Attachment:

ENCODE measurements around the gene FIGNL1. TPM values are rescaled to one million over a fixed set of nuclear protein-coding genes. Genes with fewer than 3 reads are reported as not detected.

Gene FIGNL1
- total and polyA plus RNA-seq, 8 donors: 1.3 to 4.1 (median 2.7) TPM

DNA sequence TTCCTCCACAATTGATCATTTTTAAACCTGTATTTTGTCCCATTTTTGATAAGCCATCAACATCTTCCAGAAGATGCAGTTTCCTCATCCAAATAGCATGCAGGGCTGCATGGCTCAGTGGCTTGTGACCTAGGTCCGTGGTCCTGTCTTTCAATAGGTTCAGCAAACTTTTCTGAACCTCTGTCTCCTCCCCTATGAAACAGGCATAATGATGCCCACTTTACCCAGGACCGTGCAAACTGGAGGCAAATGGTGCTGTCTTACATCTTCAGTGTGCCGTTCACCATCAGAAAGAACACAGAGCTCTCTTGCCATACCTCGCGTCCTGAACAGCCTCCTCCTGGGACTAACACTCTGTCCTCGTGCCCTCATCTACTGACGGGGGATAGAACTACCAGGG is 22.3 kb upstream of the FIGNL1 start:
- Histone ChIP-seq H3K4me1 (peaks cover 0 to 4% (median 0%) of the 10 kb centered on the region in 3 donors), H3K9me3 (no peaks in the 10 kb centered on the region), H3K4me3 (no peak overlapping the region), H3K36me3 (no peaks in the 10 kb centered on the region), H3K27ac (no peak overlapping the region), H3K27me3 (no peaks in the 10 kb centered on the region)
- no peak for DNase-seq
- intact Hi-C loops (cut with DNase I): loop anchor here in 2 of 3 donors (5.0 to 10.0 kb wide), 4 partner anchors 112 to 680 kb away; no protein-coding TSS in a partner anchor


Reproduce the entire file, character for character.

ENCODE measurements around the gene FIGNL1. TPM values are rescaled to one million over a fixed set of nuclear protein-coding genes. Genes with fewer than 3 reads are reported as not detected.

Gene FIGNL1
- total and polyA plus RNA-seq, 8 donors: 1.3 to 4.1 (median 2.7) TPM

DNA sequence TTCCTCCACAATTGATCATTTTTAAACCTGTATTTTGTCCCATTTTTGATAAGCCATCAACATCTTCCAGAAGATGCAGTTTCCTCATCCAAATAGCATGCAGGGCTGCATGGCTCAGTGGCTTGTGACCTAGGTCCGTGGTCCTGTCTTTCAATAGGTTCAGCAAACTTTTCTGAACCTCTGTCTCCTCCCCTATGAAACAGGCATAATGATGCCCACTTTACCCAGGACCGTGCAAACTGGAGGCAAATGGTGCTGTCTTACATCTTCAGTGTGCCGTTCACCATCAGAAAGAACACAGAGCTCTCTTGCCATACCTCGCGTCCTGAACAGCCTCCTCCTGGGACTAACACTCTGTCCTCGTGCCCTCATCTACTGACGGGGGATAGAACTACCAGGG is 22.3 kb upstream of the FIGNL1 start:
- Histone ChIP-seq H3K4me1 (peaks cover 0 to 4% (median 0%) of the 10 kb centered on the region in 3 donors), H3K9me3 (no peaks in the 10 kb centered on the region), H3K4me3 (no peak overlapping the region), H3K36me3 (no peaks in the 10 kb centered on the region), H3K27ac (no peak overlapping the region), H3K27me3 (no peaks in the 10 kb centered on the region)
- no peak for DNase-seq
- intact Hi-C loops (cut with DNase I): loop anchor here in 2 of 3 donors (5.0 to 10.0 kb wide), 4 partner anchors 112 to 680 kb away; no protein-coding TSS in a partner anchor